“It’s a high-wire act,” said Julia Sweig, a Cuba expert at the Lyndon B. Johnson School of Public Affairs at the University of Texas at Austin. “The expectation dynamic among the Cubans is that they still want a functioning state that delivers services. And yet they also want the state to get out of the way.”
To say that Cuba has remained in stasis would be unfair. Beginning with a slate of economic reforms pushed forward by Raúl Castro, all the way through to the decision to restore diplomatic relations with the United States, the nation has been opening.
Many have criticized the pace at which economic reforms are rolled out, but the delay is due in part to the magnitude of the experiment the nation is conducting: an effort to define its own brand of socialism in a modern world.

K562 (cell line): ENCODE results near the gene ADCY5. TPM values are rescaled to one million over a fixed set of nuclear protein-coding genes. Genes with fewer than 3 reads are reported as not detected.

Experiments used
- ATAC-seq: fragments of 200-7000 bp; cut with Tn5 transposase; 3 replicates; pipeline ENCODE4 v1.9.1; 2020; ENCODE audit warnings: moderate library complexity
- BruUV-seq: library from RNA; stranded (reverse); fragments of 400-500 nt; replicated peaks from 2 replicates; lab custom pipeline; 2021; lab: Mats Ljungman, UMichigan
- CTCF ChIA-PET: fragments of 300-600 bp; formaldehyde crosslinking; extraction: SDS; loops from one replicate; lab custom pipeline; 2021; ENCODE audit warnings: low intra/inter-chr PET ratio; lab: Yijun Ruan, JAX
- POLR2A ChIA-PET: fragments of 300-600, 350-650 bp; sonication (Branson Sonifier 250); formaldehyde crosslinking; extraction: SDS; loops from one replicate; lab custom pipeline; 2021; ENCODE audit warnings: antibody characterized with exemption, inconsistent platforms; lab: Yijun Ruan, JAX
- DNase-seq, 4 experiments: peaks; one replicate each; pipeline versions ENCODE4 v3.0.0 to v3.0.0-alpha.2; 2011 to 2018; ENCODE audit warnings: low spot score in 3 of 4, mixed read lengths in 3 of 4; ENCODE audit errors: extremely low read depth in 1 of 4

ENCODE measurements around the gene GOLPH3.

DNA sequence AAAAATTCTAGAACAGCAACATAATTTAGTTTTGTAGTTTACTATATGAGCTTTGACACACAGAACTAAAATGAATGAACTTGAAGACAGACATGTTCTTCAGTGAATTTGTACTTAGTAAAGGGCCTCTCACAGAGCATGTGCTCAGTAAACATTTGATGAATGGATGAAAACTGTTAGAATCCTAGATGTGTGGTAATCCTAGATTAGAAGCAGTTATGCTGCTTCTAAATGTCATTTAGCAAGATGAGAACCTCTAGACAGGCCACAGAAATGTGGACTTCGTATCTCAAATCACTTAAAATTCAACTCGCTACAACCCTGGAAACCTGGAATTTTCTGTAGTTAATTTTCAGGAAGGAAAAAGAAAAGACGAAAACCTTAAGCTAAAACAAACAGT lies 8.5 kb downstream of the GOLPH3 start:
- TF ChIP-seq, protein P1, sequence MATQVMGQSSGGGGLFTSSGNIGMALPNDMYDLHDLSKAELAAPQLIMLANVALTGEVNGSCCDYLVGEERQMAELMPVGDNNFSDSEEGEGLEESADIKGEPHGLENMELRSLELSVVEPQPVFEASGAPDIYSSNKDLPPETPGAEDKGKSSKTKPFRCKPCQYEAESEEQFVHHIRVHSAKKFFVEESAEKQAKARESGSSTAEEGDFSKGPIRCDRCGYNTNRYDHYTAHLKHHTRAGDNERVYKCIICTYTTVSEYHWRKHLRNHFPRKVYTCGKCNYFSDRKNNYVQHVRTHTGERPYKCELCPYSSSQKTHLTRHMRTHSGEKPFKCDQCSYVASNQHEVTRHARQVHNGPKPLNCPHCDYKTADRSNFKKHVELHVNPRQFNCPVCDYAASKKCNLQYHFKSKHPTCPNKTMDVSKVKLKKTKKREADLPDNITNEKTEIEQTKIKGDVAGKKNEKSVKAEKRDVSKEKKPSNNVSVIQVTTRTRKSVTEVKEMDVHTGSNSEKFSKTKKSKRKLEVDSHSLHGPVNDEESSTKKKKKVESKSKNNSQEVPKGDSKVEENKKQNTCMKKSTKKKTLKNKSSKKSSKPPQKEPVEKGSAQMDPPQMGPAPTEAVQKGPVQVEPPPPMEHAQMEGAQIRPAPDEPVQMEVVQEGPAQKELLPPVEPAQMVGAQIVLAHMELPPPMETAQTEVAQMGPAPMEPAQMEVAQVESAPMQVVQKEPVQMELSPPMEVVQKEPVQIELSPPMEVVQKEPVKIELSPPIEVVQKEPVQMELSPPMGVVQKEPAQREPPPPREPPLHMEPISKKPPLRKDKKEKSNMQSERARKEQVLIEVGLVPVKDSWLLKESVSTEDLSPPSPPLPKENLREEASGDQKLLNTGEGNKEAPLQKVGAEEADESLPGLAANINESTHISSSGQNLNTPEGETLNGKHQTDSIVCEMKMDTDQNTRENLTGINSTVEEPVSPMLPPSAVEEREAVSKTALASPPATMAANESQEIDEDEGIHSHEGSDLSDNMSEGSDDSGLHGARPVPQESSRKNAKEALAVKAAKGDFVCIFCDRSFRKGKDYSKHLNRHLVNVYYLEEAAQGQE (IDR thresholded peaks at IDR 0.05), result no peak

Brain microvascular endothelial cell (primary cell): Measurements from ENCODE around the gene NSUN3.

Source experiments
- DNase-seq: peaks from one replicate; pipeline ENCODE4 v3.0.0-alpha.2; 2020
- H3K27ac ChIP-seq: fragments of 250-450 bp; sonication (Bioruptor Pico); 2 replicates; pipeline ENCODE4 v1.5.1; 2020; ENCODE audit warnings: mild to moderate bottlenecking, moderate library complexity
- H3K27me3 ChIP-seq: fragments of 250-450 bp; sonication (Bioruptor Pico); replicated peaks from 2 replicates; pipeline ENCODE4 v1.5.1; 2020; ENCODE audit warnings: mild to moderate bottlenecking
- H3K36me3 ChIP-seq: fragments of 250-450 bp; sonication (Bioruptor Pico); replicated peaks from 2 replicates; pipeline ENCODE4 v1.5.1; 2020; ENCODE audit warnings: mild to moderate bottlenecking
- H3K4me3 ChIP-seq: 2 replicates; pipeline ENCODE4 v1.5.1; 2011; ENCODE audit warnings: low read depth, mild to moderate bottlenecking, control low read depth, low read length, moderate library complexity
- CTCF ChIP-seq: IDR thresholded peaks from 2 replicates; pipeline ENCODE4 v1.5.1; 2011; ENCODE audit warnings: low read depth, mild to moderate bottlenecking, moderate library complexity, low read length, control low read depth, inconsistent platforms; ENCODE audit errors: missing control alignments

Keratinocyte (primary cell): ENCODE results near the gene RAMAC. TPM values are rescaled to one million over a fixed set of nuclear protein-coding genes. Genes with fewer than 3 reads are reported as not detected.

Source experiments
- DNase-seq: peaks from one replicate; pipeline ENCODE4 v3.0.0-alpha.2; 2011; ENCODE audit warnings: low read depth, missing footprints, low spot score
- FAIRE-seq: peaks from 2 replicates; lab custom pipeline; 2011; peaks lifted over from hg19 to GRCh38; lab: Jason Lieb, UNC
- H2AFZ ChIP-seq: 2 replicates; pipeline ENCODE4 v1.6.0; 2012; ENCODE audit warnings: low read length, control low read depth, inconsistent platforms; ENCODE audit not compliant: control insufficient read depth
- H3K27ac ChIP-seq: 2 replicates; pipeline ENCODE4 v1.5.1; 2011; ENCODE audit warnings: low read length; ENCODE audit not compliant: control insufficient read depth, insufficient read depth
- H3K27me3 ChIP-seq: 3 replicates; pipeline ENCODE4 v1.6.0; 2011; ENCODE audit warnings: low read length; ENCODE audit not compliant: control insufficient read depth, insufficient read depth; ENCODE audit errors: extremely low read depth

The Cubans have sought counsel from the Chinese and, most recently, the Vietnamese, whose leadership was in Havana last month for high-level talks. But the Cuban government is also deeply worried about liberalizing too quickly and converting its fragile gains into a sideshow for tourists plowing into the next big Caribbean destination.
Move too slowly and it risks economic collapse and widespread discontent, especially from a young population that has known only hard times. Move too fast, and it risks unstitching the unique tapestry of Cuba’s social project.
To drive home this point, Raúl Castro for years has shown young officials a documentary about the oligarch class in Russia after the demise of the Soviet Union. In Cuba, the screenings offer a cautionary tale of how a nation and its values can unravel if economic transition is not managed carefully.
“Raúl Castro is a conservative if the regime’s future and the future of the achievements of the revolution are in danger,” said Hal Klepak, a military analyst and biographer of Raúl Castro. “He’s a reformist in every other occasion.”
That is the sort of continuity that many are expecting from Mr. Díaz-Canel — especially with Raúl Castro still in the picture as party president.
Azam Ahmed’s article quoting.(The New york Times)